• Funding
  • Lack of capacity in terms of trained personnel,
  • Equipment and Logistics
  •  Weak Executives capacity and supports

Therefore, the need to create disaster management awareness in our various countries cannot be over emphasized. This is because disaster management goes beyond lips service which requires everyone to employ concerted effort for the overall interest of the citizen.

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Security

Police arrest 259 suspects over alleged banditry, kidnapping culpable homicide in Niger

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By Gistflash News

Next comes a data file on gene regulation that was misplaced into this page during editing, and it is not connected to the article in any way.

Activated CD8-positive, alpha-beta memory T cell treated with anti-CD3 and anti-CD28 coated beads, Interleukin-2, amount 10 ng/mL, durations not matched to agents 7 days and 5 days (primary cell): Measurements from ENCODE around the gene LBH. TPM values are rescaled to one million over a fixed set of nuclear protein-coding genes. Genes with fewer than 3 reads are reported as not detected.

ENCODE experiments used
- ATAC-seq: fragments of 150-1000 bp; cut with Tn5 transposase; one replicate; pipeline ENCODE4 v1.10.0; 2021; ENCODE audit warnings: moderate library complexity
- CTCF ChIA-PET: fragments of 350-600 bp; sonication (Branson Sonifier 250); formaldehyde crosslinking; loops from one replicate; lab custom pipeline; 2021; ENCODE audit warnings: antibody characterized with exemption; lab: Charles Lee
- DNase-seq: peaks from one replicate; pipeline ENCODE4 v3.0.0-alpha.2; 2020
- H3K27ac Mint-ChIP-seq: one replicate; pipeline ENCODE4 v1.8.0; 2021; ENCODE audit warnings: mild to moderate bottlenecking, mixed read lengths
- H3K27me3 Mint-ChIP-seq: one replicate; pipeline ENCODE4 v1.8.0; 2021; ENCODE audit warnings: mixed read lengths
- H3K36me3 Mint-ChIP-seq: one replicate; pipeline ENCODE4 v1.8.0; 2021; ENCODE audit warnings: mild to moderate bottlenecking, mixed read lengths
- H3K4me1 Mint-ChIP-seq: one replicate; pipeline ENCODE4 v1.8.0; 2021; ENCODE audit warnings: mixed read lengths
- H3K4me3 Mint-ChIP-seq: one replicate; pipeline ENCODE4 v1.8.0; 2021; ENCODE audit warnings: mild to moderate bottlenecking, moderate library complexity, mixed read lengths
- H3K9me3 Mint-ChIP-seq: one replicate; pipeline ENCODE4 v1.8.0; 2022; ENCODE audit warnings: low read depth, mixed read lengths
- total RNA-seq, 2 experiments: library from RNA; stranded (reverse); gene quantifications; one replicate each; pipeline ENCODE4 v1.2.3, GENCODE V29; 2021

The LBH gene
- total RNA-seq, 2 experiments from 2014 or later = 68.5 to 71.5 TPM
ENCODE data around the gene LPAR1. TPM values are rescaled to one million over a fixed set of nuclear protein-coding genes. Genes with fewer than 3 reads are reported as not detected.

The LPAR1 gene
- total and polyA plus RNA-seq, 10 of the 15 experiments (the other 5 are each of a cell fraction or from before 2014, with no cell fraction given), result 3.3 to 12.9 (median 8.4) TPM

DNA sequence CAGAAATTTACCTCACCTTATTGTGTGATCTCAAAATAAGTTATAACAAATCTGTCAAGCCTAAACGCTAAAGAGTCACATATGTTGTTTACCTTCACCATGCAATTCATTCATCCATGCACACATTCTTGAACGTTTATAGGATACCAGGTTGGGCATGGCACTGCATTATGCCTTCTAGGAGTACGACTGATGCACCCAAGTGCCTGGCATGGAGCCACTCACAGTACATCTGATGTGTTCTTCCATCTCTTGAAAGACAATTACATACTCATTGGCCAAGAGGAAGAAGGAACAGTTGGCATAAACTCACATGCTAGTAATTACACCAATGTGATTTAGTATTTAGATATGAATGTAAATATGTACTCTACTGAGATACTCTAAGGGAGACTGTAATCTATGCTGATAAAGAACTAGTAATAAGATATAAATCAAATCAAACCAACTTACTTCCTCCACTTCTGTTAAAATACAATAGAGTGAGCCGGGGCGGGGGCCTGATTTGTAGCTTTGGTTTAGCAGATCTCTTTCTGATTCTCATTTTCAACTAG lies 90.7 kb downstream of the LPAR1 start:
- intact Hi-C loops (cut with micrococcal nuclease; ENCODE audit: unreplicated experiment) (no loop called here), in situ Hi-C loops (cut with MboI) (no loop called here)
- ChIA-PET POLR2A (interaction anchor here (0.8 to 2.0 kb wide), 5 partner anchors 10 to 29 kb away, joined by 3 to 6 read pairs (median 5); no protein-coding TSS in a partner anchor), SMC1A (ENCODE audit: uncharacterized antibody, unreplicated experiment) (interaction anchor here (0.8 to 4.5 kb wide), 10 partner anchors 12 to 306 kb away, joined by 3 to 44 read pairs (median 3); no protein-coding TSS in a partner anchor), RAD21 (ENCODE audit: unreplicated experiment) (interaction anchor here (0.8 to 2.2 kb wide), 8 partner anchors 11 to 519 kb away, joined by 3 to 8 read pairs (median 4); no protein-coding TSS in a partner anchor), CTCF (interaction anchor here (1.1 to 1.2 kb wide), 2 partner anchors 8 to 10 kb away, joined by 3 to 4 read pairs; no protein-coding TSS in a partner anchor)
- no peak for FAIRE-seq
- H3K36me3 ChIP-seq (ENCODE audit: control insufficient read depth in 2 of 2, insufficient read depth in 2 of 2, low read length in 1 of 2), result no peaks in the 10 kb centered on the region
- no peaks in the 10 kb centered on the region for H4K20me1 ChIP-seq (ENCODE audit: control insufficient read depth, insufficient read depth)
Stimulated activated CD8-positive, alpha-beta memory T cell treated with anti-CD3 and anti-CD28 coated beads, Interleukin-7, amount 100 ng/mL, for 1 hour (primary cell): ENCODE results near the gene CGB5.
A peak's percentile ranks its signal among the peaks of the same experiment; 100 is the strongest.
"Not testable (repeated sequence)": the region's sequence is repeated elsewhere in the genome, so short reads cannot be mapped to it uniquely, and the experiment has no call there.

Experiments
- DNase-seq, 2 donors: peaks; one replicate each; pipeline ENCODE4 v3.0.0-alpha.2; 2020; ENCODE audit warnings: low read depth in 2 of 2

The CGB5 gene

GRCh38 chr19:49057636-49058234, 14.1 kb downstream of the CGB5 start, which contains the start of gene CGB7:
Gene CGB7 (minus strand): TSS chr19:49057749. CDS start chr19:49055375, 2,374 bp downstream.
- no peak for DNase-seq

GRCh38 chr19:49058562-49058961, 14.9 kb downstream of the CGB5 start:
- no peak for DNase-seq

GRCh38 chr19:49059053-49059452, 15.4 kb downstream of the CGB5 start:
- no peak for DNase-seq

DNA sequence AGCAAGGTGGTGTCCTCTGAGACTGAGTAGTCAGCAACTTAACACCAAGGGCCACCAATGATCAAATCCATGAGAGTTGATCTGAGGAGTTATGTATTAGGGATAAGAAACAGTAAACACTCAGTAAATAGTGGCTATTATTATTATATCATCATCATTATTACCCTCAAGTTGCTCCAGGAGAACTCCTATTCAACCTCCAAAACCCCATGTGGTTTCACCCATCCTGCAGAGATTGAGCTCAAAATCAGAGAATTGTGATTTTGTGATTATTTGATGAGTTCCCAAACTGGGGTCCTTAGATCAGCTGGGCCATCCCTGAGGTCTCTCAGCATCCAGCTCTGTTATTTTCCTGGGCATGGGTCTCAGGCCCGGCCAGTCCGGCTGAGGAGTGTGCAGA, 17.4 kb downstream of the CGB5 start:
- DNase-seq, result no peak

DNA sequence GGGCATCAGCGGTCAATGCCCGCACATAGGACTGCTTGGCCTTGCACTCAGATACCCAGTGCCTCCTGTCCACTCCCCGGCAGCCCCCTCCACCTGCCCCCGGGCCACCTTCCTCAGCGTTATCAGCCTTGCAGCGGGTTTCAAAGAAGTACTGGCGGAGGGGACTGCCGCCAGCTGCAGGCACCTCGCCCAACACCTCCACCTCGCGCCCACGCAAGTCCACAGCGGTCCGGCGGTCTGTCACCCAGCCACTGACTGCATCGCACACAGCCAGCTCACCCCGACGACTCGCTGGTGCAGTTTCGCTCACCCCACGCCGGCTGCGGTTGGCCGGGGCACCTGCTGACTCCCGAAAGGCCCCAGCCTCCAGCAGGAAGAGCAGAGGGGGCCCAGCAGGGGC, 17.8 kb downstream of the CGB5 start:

Sept 18, 2021

Police arrested about 259 suspects over banditry, kidnapping, culpable homicide, rape, farmers/herders conflicts and other crimes in Niger in August.

Commissioner of Police in the state, Mr Monday Kuryas, told the News Agency of Nigeria (NAN) in Minna on Saturday that then crimes were committed in 25 local government areas of the state.

“We have charged 119 suspects out of the 259 arrested in court, 81 of them are still standing trial,’’ he said.

He added that 59 suspects were still under investigation at the state Criminal Investigation Bureau, while nine cases had been sent to the state’s Ministry of Justice for vetting and legal advice.

He explained that the command also recovered three locally-made single barrel guns, one Dane gun, and two locally-made pistols with three live cartridges.

The police commissioner also told NAN that the command tackled banditry in Ma’undu village of Mariga Local Government Area, which had been the stronghold of bandits.